or, stuff that I dragged out of my head

Location: Moncton, New Brunswick, Canada

Friday, January 11, 2008

A Cut Above

As I feel the need to say from time to time, I don't pick on ordinary everyday people for making mistakes in writing; all my ire is directed at people who would be expected to know better--who, in fact, are paid to know better. If something is professionally written and published, then it ought to be edited, and the loftier the source, the more stringently it ought to be overseen: the letters section of a small-town newspaper is not the same as the front page of a big-city newspaper with a circulation of a million.

But sometimes I get material from something like the comments page of a blog, and even though it's just as wrong, it's not as bad, because I don't expect everyone to know how to spell everything. Just the professionals.

Yesterday I was reading the comments for a posting on The Friendly Atheist, and the commenter used the word "epitomy". Now, that's a pretty common misspelling, and it's easy to see where it comes from: that's how the word is pronounced. It just makes sense. Unfortunately, it's also wrong: the word is "epitome".

And that, as always, set me to wondering: where does "epitome" come from, anyway?

It sure looks Greek: anything beginning with "epi-" probably is, because that's a Greek preposition with a whole lot of meanings, depending on the context: "after", "at", "before", "into", "near", "on", "over", and "upon". (You can use this to figure out what a fair batch of medical words mean. What's "epinephrine"? Well, "epi-" refers to a location, and "-nephrine" looks like the Greek word for "kidney", "nephros", so obviously epinephrine exists or originates from somewhere near the kidney, and that's just what it is: it's a hormone also known as adrenaline, secreted by the adrenal gland, which sits atop the kidney.)

Now; that "-tome". If you watch the medical shows, you've probably heard the word "microtome", which is a device for cutting tissue-thin sections of, well, tissue. (Note that this word is pronounced in three syllables, "mike-roh-tome", not four, as "ee-pit-uh-mee" is.) So we can guess that a -tome is a blade of some sort, and it certainly is, because the word comes from Greek "temnein", "to cut". (You will have seen a variation of "-tome" in the suffix "-tomy", "a cutting": "lobotomy", for instance. This is why people spell "epitome" incorrectly; because, reasonably enough, they are thinking of such words as "tracheotomy" and "episiotomy".)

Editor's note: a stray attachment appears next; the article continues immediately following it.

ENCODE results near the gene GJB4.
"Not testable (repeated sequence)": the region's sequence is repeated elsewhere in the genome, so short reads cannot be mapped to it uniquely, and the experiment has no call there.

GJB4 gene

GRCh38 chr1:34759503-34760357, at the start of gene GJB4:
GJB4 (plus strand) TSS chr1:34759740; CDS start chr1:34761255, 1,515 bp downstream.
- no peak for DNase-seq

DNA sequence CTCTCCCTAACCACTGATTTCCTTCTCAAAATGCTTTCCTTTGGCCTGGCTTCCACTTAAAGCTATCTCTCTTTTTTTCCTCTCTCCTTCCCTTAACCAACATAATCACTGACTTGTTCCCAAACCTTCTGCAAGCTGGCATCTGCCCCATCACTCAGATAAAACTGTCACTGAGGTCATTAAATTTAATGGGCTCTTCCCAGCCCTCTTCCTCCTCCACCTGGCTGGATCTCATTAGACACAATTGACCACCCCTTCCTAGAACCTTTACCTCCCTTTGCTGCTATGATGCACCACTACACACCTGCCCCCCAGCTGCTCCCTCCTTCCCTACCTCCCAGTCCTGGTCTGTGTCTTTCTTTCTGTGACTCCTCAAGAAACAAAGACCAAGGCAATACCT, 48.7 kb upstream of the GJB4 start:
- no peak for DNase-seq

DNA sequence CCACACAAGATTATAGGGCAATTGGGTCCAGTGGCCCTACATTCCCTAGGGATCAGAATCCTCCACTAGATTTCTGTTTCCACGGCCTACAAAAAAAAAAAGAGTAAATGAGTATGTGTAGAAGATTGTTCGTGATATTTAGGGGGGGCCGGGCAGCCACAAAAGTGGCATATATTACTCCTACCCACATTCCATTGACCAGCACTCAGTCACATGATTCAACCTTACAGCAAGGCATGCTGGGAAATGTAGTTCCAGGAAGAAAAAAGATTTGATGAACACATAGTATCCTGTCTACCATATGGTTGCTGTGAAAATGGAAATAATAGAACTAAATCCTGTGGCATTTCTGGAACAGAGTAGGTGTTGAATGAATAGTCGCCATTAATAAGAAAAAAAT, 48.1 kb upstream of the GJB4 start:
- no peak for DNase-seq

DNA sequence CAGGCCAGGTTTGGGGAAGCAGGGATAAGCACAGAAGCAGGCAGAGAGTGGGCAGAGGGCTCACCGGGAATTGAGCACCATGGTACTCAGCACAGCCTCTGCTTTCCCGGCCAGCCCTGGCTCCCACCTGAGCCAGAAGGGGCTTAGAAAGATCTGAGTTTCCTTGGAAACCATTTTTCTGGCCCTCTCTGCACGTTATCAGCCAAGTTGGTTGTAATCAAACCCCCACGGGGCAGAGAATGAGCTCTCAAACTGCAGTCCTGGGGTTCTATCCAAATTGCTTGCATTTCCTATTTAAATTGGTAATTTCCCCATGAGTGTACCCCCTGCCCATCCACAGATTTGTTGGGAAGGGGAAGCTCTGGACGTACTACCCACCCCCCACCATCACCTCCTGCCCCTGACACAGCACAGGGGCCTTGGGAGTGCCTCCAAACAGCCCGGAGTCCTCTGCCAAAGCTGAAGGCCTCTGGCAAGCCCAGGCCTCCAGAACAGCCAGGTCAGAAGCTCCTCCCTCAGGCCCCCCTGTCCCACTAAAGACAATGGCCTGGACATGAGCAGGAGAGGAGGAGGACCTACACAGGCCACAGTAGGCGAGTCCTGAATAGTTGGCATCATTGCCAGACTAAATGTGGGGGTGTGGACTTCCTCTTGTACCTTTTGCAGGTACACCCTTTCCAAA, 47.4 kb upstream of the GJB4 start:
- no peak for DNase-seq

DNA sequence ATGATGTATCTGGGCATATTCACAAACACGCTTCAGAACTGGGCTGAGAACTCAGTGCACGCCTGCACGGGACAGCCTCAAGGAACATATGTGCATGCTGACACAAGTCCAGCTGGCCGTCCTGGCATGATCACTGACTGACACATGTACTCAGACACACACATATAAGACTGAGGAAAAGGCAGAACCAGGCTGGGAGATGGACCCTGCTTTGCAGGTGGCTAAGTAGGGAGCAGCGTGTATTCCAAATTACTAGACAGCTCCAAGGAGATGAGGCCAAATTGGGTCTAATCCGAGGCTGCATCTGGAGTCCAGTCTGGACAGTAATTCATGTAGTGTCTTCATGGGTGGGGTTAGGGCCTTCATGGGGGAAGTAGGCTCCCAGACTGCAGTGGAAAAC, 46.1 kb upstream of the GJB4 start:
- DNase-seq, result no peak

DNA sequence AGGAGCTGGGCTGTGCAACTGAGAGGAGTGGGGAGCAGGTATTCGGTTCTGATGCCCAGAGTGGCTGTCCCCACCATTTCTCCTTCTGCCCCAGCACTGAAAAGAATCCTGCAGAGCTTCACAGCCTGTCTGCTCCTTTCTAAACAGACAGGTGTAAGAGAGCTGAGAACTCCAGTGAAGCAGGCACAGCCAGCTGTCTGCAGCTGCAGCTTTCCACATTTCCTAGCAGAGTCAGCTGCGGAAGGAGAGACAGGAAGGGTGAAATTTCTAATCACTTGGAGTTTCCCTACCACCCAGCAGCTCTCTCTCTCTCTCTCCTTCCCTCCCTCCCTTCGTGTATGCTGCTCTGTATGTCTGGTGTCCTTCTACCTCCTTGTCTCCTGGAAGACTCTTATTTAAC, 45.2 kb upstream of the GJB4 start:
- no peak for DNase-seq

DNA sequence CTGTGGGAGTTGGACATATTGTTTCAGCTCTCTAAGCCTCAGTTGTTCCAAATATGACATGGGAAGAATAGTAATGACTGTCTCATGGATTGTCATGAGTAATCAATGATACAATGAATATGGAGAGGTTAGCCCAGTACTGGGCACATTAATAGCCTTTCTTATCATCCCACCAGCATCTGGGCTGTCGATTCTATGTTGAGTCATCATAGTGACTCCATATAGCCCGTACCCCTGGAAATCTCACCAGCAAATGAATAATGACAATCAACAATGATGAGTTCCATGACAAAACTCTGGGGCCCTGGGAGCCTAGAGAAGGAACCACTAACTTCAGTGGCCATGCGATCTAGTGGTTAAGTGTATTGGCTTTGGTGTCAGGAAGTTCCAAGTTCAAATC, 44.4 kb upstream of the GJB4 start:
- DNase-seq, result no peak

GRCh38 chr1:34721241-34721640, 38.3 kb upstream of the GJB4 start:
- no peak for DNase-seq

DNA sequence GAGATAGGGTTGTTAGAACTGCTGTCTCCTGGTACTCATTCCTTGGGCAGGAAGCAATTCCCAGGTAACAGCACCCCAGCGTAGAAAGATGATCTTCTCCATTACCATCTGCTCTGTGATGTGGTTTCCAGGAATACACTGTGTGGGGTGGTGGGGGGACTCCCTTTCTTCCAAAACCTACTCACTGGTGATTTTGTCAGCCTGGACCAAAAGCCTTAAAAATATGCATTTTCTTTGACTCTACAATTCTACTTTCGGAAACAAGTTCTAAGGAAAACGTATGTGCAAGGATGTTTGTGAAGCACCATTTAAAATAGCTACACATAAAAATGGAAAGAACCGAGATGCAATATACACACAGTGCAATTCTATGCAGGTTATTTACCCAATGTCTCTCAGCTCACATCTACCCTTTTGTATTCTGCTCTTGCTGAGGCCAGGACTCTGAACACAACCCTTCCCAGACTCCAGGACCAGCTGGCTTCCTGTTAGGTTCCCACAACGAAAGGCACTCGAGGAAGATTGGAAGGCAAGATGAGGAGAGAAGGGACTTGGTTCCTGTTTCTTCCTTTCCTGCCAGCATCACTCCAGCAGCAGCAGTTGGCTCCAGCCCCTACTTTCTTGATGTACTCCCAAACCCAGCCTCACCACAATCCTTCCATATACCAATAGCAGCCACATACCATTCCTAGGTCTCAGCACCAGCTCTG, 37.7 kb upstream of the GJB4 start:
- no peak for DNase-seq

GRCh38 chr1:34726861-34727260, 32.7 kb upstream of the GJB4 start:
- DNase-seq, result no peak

So "epitome" literally means something like "cutting into" or "cutting at", and that...makes not the slightest molecule of sense.

It does, though, if you understand and accept that words change meaning over time, and sometimes change so drastically out of shape that it's hard to find the original meaning in the new one. The earliest sense of "epitome" was indeed something cut down from something else: it was an abstract, a summary, a précis, an abridgement. This sense entered the language in the early sixteenth century. Less than a hundred years later, it had metaphorically been altered, but only very slightly, to mean someone or something which was the summation--the essence--of a particular type of thing, and so a painting could be said to be the very epitome of its style, or a man to be the epitome of a gentleman. Now that the earlier sense is more or less vanished, at least from everyday speech, we're left only with that abstracted sense of "pinnacle", and so we have trouble even guessing where the word might have come from.

Obviously the word "tome", all by itself and meaning "book", isn't related to the Greek "temnein", right? That's what I thought, but, marvelously, it is. One meaning of "tome" is "one volume of a multi-volume set", and therefore it can be thought of as having been cut from the larger work, and there's that "cutting" sense of "temnein" right there.


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